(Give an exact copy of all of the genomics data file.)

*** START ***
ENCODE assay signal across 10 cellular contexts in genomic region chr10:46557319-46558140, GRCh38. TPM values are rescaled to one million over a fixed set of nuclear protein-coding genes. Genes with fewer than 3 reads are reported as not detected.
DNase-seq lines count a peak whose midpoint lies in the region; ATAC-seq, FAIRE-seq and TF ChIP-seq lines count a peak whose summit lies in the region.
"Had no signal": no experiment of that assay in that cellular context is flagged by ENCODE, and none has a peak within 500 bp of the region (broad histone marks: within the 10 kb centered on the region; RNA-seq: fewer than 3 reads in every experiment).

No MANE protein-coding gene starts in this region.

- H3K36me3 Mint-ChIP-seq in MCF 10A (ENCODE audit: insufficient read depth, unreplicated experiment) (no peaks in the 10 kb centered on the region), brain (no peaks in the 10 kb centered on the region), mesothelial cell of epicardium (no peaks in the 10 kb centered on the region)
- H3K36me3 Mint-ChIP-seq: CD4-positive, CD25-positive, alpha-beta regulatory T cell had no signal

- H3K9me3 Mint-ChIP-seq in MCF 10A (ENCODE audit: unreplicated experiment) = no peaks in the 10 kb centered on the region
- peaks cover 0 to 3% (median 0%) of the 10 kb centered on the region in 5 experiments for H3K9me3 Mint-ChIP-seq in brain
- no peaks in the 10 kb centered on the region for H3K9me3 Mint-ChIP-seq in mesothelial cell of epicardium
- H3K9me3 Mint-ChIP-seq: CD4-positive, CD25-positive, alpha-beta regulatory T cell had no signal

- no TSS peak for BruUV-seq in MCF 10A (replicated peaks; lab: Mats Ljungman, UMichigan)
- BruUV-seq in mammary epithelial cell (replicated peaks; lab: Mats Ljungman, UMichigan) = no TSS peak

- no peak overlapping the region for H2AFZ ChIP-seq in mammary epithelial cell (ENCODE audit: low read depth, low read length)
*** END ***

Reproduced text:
ENCODE assay signal across 10 cellular contexts in genomic region chr10:46557319-46558140, GRCh38. TPM values are rescaled to one million over a fixed set of nuclear protein-coding genes. Genes with fewer than 3 reads are reported as not detected.
DNase-seq lines count a peak whose midpoint lies in the region; ATAC-seq, FAIRE-seq and TF ChIP-seq lines count a peak whose summit lies in the region.
"Had no signal": no experiment of that assay in that cellular context is flagged by ENCODE, and none has a peak within 500 bp of the region (broad histone marks: within the 10 kb centered on the region; RNA-seq: fewer than 3 reads in every experiment).

No MANE protein-coding gene starts in this region.

- H3K36me3 Mint-ChIP-seq in MCF 10A (ENCODE audit: insufficient read depth, unreplicated experiment) (no peaks in the 10 kb centered on the region), brain (no peaks in the 10 kb centered on the region), mesothelial cell of epicardium (no peaks in the 10 kb centered on the region)
- H3K36me3 Mint-ChIP-seq: CD4-positive, CD25-positive, alpha-beta regulatory T cell had no signal

- H3K9me3 Mint-ChIP-seq in MCF 10A (ENCODE audit: unreplicated experiment) = no peaks in the 10 kb centered on the region
- peaks cover 0 to 3% (median 0%) of the 10 kb centered on the region in 5 experiments for H3K9me3 Mint-ChIP-seq in brain
- no peaks in the 10 kb centered on the region for H3K9me3 Mint-ChIP-seq in mesothelial cell of epicardium
- H3K9me3 Mint-ChIP-seq: CD4-positive, CD25-positive, alpha-beta regulatory T cell had no signal

- no TSS peak for BruUV-seq in MCF 10A (replicated peaks; lab: Mats Ljungman, UMichigan)
- BruUV-seq in mammary epithelial cell (replicated peaks; lab: Mats Ljungman, UMichigan) = no TSS peak

- no peak overlapping the region for H2AFZ ChIP-seq in mammary epithelial cell (ENCODE audit: low read depth, low read length)